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Encana 1 coalbed methane in south central Alberta

coalbed methane in south central Alberta

Dec 17, 2016



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Page 1: coalbed methane in south central Alberta

Encana 1

coalbed methane in south central Alberta

Page 2: coalbed methane in south central Alberta

3 about Encana

4 about coalbed methane

5 CBM development

8 well development

10 what to expect

14 safety

18 environment

24 our relationship with the community

26 building rapport, respect and trust

table of contents

We take pride in being a trusted contributor in the communities where we work and live.

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about Encana 3

about Encana Encana is a high-growth, low-cost leader in natural gas production, including coalbed methane. By providing a clean, affordable, abundant resource for future generations, Encana is helping reshape North America’s energy portfolio. We take pride in being a trusted contributor in the communities where we work and live. And by helping to grow the North American economy, Encana helps to build sustainable communities.

We have the skills, expertise and current technology to maximize the value of our

vast North American assets. A leader in innovation, Encana is pioneering a low-cost

approach to maximize margins and efficiencies. We apply the latest technologies

endeavor to use existing infrastructure to extract natural gas and coalbed methane

more efficiently, while minimizing our developmental footprint. This involves drilling,

completion, tie-in and production of multiple wells from a single well pad.

Even though the natural gas game has changed, our commitment to safety, the

environment and the community has not. We conduct our business ethically and

responsibly. The health and safety of our employees, contractors and the community

continue to be our priorities.

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4 about coalbed methane

about coalbed methane Encana is the leading producer of coalbed methane (CBM) in Alberta, with the majority of our CBM activity situated in the south central area of the province. This booklet provides an overview of our CBM resource play.

CBM is: � composed primarily of methane, carbon dioxide and other components derived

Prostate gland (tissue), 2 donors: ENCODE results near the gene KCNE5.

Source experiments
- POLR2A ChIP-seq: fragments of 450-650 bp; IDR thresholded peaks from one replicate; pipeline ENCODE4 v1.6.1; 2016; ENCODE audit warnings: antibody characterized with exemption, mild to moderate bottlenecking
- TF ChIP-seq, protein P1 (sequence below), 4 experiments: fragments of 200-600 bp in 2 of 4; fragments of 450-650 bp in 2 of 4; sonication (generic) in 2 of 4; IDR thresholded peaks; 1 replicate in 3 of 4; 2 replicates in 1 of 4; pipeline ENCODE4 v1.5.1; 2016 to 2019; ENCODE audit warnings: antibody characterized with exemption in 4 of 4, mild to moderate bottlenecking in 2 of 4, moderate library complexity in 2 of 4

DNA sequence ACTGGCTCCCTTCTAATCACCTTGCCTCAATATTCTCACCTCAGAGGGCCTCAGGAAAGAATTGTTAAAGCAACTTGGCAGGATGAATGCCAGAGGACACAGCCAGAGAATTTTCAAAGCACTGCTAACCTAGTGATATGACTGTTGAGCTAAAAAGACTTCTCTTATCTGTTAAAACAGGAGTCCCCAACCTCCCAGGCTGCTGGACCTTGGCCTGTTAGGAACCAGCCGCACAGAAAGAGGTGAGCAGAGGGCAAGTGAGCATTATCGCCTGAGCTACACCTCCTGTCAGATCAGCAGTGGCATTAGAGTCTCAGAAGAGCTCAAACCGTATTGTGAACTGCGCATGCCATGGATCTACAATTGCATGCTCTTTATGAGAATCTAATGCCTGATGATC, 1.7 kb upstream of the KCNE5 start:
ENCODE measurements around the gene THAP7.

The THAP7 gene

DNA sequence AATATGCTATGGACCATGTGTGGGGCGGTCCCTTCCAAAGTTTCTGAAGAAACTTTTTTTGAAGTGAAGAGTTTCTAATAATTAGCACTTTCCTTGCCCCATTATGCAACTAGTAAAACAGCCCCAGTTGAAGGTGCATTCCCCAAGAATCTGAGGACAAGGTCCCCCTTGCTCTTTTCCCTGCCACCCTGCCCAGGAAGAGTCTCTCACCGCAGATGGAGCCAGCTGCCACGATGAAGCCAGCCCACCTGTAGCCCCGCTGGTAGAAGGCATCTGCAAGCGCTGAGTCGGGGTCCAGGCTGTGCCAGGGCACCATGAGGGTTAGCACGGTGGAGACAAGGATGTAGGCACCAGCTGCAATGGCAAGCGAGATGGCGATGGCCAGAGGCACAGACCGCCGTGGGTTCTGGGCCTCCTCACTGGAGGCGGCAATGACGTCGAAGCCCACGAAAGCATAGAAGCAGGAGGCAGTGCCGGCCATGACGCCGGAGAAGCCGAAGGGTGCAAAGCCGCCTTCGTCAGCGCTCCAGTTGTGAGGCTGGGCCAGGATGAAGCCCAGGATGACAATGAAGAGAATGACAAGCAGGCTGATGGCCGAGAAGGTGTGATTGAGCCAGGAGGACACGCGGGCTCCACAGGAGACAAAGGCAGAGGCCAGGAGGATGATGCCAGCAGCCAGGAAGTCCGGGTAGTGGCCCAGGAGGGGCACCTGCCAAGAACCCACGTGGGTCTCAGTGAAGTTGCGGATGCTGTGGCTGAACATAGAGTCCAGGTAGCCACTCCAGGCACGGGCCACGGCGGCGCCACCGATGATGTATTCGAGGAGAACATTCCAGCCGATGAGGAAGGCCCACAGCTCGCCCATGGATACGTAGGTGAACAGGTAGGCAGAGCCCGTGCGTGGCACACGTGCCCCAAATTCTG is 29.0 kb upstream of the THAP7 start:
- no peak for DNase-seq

from coal

� produced at the surface in the form of a low-pressure, sweet methane gas. This methane gas is processed and developed at only five pounds per square inch (psi), lower than the pressure of gas supplied to your home (about 15 psi)

� similar to pipeline-quality sweet natural gas with a high methane content (often greater than 90 percent)

� widely recognized as the cleanest-burning fossil fuel, producing the fewest emissions of any hydrocarbon

� used in homes and businesses every day to fuel furnaces, dryers, water heaters and gas stoves

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Encana 5

A resource play is a large-scale, repeatable development

program that unlocks gas assets through the innovative

application of technology. Encana has nine natural gas resource plays across

North America.

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how is CBM produced?

Continuous improvement in our operations – in safety, environmental protection

and cost reduction – is simply good business. By applying innovative approaches to

existing technology, and with a focus on consistently reducing our costs by applying a

manufacturing approach that involves repeatable, transferable applications, we’ve been

able to create greater efficiencies and reduce our environmental footprint.

The Horseshoe Canyon extends across a vast area where each square kilometre is

highly gas-charged, making it an ideal formation in which we’ve successfully applied

these repeatable applications.

Stimulation when applied to CBM is different from what might be called traditional

fracturing. That’s because coal, unlike other rock formations, is naturally fractured.

This natural fracturing is called a cleat system. In CBM stimulation, we pump nitrogen

(N2) into a coal zone, which causes the natural cleats in the coal to be further

interconnected. This allows the methane gas to flow into the well. Nitrogen is inert and

safe – in fact, 78 percent of the air we breathe is composed of nitrogen.

CBM stimulation is a safe and proven way to develop natural gas. We meet, and strive to

exceed, the requirements for CBM stimulation set out by government regulatory agencies.

By applying repeatable applications and using and improving upon proven technologies,

we have and expect to continue to achieve sustainable production growth of low-cost

natural gas supplies for years to come.

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Encana 7

CBM development an energy source for North America

Much of Canada’s CBM resource potential is in Alberta, where multiple layers of coal

underlie half of the province. The Alberta Geological Survey estimates there may be up

to 500 trillion cubic feet of natural gas in Alberta’s coals. The main formations include